There are some who are saying that the GFX 100 is trying to be all things to all (medium format) photographers, and suffers for it. That resonates with me. I felt the same way about the D850. The D850 turned out to be a highly popular camera, and has probably made Nikon a bundle of money, so Nikon’s approach was probably the right one from a business perspective.
I have a philosophy about camera feature sets. It’s akin to my thoughts about tools. I don’t like the Swiss Army knife approach to tool building. Give me a tool that performs a narrow function superbly, and I’m a happy camper. Put a Leatherman multitool in my hand and, while it may do the job in a pinch, it doesn’t satisfy me.
From Fujifilm’s packaging the GFX 50 innards in two strikingly different ways – the differences are especially noticeable when you’re switching back and forth between them – I had thought that they bought into my approach. But from the GFX 100 design, I can see I was wrong.
I’m going to use the GFX 100 on a solid support – either some heavy RRS or Gitzo legs or a Foba camera stand – almost all the time. IBIS is not going to be useful to me in those situations. I suspect that the inclusion of IBIS compromised the camera from the standpoint of both weight and size. I suspect that the camera wouldn’t have needed the “front porch” without IBIS, and that protuberance means that you can’t use even “normal” focal length lenses on the Cambo Actus*. IBIS also consumes power and impedes the conduction of heat away from the sensor.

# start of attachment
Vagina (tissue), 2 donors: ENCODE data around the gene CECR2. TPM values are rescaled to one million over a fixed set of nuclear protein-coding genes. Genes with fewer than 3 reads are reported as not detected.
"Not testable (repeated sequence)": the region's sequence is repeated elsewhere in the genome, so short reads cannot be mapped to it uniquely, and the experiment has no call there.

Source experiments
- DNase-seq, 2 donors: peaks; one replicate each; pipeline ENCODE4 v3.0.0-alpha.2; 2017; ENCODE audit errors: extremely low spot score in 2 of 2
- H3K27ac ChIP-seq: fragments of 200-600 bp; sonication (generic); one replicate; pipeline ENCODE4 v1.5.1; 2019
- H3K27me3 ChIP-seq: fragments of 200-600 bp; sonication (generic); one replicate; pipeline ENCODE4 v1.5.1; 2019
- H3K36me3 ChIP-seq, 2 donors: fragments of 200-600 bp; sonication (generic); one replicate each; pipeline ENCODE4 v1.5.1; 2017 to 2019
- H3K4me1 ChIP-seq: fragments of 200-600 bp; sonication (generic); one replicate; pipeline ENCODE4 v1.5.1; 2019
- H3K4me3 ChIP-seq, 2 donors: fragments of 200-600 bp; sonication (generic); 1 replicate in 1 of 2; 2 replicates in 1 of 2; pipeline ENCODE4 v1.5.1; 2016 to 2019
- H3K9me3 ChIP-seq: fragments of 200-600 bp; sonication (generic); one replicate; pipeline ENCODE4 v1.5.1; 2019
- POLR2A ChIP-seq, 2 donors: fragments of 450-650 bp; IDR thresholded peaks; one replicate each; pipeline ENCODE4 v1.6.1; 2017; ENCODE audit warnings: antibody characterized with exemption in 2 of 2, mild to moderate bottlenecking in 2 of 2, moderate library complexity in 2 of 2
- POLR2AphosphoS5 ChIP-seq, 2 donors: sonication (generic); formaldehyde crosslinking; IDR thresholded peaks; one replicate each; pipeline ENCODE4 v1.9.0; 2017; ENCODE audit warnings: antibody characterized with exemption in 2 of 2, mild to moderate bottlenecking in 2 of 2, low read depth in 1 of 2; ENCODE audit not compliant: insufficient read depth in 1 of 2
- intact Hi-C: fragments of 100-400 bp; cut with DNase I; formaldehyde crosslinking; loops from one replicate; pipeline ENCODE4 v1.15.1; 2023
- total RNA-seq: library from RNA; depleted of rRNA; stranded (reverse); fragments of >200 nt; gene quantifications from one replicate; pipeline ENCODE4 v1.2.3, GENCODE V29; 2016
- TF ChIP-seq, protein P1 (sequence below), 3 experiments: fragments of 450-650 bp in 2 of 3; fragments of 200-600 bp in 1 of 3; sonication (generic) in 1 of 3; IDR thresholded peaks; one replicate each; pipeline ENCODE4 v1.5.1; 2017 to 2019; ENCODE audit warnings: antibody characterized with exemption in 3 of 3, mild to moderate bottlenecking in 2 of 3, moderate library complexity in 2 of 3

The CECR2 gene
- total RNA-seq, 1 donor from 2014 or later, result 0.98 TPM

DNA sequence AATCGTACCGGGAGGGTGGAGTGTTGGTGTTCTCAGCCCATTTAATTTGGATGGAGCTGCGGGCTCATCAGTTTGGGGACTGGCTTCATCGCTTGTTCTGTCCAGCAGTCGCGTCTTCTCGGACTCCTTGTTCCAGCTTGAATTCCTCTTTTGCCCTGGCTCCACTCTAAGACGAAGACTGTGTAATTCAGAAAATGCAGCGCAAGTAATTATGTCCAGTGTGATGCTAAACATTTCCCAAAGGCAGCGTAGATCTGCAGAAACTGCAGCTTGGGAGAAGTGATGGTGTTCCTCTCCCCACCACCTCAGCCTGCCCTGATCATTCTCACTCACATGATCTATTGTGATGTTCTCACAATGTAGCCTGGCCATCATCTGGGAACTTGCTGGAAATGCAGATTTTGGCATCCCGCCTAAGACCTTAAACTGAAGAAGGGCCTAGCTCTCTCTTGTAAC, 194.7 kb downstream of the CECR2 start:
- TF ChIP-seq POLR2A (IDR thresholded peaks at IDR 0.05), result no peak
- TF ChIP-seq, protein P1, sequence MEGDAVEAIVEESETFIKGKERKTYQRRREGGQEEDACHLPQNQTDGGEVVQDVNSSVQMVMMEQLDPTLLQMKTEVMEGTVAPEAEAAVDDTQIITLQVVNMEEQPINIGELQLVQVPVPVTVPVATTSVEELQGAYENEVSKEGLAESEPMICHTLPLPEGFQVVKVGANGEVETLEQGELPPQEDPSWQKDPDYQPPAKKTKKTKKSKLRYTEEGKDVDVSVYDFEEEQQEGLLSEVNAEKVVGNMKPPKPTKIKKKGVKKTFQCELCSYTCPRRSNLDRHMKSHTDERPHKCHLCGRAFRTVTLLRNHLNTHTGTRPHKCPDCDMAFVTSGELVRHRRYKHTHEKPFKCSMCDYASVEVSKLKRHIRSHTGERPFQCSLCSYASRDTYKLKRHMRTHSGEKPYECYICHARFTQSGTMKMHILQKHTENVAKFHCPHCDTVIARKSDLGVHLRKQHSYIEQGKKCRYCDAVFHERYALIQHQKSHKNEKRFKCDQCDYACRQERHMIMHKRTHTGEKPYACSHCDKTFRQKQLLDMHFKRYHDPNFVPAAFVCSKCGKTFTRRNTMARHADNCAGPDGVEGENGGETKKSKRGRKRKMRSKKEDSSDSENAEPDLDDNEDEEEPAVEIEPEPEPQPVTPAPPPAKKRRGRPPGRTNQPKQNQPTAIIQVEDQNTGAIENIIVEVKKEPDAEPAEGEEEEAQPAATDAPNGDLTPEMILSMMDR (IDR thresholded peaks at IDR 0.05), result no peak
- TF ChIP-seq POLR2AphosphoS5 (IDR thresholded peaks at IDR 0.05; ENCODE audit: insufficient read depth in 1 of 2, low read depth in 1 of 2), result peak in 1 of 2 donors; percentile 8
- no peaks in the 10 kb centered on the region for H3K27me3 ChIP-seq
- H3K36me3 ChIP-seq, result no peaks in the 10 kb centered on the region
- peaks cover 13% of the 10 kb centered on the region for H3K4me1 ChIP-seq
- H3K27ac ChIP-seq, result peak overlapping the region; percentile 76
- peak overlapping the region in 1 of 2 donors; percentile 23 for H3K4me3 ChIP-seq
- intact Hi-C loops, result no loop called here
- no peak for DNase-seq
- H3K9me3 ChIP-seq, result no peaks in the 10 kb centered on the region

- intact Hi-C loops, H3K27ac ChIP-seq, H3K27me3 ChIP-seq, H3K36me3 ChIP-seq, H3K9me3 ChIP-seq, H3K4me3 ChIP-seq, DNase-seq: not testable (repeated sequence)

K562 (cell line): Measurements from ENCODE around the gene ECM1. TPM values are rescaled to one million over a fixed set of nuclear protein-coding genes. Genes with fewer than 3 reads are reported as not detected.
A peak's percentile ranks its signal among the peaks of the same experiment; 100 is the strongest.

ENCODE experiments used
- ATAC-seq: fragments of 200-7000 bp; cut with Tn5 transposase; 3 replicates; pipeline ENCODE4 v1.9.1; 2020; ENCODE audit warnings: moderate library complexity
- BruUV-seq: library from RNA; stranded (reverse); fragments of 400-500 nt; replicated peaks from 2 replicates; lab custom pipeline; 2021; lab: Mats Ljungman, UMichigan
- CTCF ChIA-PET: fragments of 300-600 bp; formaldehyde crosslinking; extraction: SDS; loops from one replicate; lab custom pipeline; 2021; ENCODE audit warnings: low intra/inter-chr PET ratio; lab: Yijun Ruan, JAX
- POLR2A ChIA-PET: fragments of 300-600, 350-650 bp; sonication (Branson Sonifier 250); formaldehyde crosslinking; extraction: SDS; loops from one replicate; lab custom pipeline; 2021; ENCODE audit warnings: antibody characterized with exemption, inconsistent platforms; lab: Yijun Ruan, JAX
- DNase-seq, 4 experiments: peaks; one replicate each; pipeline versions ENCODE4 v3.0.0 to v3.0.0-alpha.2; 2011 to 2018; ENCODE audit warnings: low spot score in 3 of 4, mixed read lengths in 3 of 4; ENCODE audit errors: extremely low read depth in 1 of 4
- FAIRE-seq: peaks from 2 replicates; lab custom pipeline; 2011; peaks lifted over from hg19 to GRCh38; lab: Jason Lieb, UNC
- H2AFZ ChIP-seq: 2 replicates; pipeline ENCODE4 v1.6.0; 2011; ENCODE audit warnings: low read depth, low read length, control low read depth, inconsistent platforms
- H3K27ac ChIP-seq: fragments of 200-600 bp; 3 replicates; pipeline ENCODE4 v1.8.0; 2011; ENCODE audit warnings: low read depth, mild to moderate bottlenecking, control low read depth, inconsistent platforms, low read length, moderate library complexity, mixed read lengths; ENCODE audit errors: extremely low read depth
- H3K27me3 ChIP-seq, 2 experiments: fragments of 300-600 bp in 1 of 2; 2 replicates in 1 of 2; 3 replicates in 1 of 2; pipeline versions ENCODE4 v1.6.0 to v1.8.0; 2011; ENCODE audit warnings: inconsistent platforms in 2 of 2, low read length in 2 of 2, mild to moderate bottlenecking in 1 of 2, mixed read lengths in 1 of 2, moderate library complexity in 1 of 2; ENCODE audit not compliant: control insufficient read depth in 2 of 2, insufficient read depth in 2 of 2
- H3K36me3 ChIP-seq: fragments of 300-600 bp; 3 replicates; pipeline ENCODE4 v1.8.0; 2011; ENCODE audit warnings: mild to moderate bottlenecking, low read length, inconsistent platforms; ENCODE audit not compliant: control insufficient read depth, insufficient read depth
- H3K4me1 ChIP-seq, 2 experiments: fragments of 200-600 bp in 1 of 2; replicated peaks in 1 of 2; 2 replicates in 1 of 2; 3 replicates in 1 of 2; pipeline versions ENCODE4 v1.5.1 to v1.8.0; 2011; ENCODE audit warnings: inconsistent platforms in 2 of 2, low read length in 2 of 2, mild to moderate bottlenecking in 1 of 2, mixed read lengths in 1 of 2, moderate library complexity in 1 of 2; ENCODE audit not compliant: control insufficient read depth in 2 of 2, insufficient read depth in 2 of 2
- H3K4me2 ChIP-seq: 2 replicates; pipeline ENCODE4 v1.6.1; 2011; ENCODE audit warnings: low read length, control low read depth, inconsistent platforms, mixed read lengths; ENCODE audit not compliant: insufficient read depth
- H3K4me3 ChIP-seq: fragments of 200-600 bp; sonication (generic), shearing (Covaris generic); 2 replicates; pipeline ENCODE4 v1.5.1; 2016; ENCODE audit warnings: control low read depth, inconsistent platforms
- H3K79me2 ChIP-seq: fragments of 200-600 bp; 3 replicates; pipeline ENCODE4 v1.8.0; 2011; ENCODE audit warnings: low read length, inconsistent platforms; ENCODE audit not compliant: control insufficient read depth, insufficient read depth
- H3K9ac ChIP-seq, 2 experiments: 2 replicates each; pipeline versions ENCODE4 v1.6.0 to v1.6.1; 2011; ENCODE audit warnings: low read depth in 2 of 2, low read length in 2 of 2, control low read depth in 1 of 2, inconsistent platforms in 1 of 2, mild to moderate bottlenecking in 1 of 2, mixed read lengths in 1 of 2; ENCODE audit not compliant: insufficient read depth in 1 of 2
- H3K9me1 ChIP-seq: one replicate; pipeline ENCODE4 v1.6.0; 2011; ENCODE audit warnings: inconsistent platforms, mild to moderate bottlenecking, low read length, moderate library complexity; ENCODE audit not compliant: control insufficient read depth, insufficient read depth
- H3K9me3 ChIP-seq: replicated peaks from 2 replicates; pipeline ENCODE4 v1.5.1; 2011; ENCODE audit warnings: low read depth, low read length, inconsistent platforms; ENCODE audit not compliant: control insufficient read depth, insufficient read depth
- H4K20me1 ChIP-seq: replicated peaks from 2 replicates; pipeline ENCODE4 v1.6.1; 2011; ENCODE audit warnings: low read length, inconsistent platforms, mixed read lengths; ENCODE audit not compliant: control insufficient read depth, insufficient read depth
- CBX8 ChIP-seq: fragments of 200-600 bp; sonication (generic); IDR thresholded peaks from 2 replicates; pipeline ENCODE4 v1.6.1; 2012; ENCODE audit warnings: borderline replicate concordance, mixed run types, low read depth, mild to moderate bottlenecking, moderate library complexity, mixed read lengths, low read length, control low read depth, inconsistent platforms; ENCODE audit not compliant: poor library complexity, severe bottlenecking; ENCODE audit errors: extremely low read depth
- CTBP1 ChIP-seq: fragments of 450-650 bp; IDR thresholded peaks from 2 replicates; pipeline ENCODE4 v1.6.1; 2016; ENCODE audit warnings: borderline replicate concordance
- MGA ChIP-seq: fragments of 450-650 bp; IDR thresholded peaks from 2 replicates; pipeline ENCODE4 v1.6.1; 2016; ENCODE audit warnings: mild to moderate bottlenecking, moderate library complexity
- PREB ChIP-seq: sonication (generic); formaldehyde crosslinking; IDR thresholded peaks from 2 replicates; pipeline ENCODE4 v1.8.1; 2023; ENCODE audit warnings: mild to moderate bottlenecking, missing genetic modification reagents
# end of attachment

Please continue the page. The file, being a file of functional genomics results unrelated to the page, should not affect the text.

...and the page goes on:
For my usage of the camera, I don’t need or want phase-detection autofocus (PDAF). The presence of on-sensor PDAF (OSPDAF) in both the Nikon Zx and Sony a7x/a9 cameras has led to image imperfections. Bill Claff has seen indications of something similar in the GFX 100.
I also don’t need a high frame rate, the inclusion of which may have affected the size and weight of the camera.